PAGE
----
Don’t pick a political fight with Pope Francis? The title of Rachel Lu’s recent essay and the timidity behind it reminds me of a old Jewish joke.Is it just me, or is Mullarkey actually comparing life as a Catholic under Pope Francis to existence (and death) in a Nazi extermination camp?
Max and Moishe are being escorted to the execution chamber in a Nazi prison. In a sudden gesture of defiance, Max raises his arm and gives the guards his middle finger. Horrified, Moishe pulls his arm down and blurts, “Please, Max, don’t make waves.”
Just so all the reflexive excuses for Pope Francis’ dismaying behavior and increasingly obvious ideological bent.
Mullarkey doesn't linger on the Holocaust. Instead, she proceeds swiftly to an attack on Francis as a commie fellow-traveler. Francis, you see, met with Argentine anti-fracking activists in 2013:
And these were not just any activists. The older of the two men in the photo is Fernando Solanas, an Argentine film director, avowed propagandist, and politician. A key player in Buenos Aires, he ran for president of Argentina on the Socialist ticket in 2007 and stood for the senate last year. In the 1960s, he co-founded the influential, radical film collective Grupo Cine Liberación (The Liberation Film Group) with Octavio Gettino, Both were Marxists and supporters of Juan Perón at the time.It seems to me that many of Mullarkey and Domenech's fellow right-wingers also regularly rail against "the lords of the world film market, the great majority of whom [are] from the United States." But I guess that's different.
Together with Gettino, Solanas also founded Tercer Cine (Third Cinema), a title referencing the Third Word. Prominent in the 1970s and 1980s, it was a movement -- a school -- opposed to neocolonialism and capitalism. It issued a manifesto, “Documentary Is Never Neutral” that opened with the words of Frantz Fanon: “...we must discuss; we must invent.” In the obligatory style of left-wing manifestos, it included quotations from Mao, from Che Guevara’s handbook “Guerilla Warfare,” and anti-colonial, and pro-Cuba tracts. It rails against “bourgeois values,” “surplus value cinema” and “the lords of the world film market, the great majority of whom were from the United States.”
Solanas is a big commie, and if Pope Francis met with him, now he obviously has commie cooties, because communism rubs off.
Although maybe I'm being too glib, because there is this:
Earlier this month, Peter Berger reported in The American Interest that Leonardo Boff is an advisor to the pope on his forthcoming encyclical on climate change. Boff, a former Franciscan priest, is one of the major proponents of Liberation Theology, rejected as radical by both previous pontiffs.And, well, look at some of Francis's writings on the environment -- pure communism, and a massive break from the two previous pontiffs! Read this, for example:
It must also be said that the proper ecological balance will not be found without directly addressing the structural forms of poverty that exist throughout the world. Rural poverty and unjust land distribution in many countries, for example, have led to subsistence farming and to the exhaustion of the soil. Once their land yields no more, many farmers move on to clear new land, thus accelerating uncontrolled deforestation, or they settle in urban centres which lack the infrastructure to receive them. Likewise, some heavily indebted countries are destroying their natural heritage, at the price of irreparable ecological imbalances, in order to develop new products for export. In the face of such situations it would be wrong to assign responsibility to the poor alone for the negative environmental consequences of their actions. Rather, the poor, to whom the earth is entrusted no less than to others, must be enabled to find a way out of their poverty. This will require a courageous reform of structures, as well as new ways of relating among peoples and States.... Oh, wait -- that wasn't Pope Francis. That was written by the extremely anti-communist Pope John Paul in 1990.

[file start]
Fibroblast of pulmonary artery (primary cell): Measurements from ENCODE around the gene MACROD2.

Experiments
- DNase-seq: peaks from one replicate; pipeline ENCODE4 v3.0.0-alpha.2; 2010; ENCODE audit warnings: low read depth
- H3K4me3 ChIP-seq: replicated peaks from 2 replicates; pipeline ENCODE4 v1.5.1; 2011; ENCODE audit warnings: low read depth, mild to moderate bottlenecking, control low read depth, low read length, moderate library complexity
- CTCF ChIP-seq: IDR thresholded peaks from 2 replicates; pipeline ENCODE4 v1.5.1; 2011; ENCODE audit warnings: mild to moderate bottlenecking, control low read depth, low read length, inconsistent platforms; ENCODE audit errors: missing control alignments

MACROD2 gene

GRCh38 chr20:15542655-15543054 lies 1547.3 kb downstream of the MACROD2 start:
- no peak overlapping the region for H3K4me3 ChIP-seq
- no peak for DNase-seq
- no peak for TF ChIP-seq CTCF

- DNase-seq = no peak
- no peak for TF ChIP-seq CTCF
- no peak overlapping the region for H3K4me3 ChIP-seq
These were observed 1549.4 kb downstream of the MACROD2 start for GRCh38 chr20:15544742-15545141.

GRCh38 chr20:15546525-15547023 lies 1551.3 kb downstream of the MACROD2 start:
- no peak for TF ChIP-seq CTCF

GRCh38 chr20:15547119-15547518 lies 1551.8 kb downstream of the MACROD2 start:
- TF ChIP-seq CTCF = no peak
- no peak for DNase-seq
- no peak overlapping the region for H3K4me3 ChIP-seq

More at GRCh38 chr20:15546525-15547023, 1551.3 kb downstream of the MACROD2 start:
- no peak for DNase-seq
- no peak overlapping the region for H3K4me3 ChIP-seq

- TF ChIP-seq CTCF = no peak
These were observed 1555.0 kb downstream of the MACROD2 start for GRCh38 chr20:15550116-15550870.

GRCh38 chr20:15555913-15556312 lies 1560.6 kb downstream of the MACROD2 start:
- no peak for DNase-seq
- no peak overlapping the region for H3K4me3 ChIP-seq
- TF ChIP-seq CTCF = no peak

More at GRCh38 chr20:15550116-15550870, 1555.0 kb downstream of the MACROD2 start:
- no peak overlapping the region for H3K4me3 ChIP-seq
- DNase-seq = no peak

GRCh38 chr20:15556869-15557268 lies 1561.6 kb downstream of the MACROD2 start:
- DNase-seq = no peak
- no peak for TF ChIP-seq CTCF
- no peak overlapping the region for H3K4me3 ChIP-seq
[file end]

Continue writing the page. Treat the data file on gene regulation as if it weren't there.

Sorry, I meant to quote this radical screed from Francis:
Questions linked to the care and preservation of the environment today need to give due consideration to the energy problem. The fact that some States, power groups and companies hoard non-renewable energy resources represents a grave obstacle to development in poor countries. Those countries lack the economic means either to gain access to existing sources of non-renewable energy or to finance research into new alternatives. The stockpiling of natural resources, which in many cases are found in the poor countries themselves, gives rise to exploitation and frequent conflicts between and within nations. These conflicts are often fought on the soil of those same countries, with a heavy toll of death, destruction and further decay. The international community has an urgent duty to find institutional means of regulating the exploitation of non-renewable resources, involving poor countries in the process, in order to plan together for the future.Whoops! Sorry again -- that was Pope Benedict in 2009.
Mullarkey wants to portray environmentalism and a concern with the exploitation of the poor as a pinko break with the past. But even John Paul and Benedict expressed similar concerns.
So I guess that means they were all much worse Catholics than Mullarkey.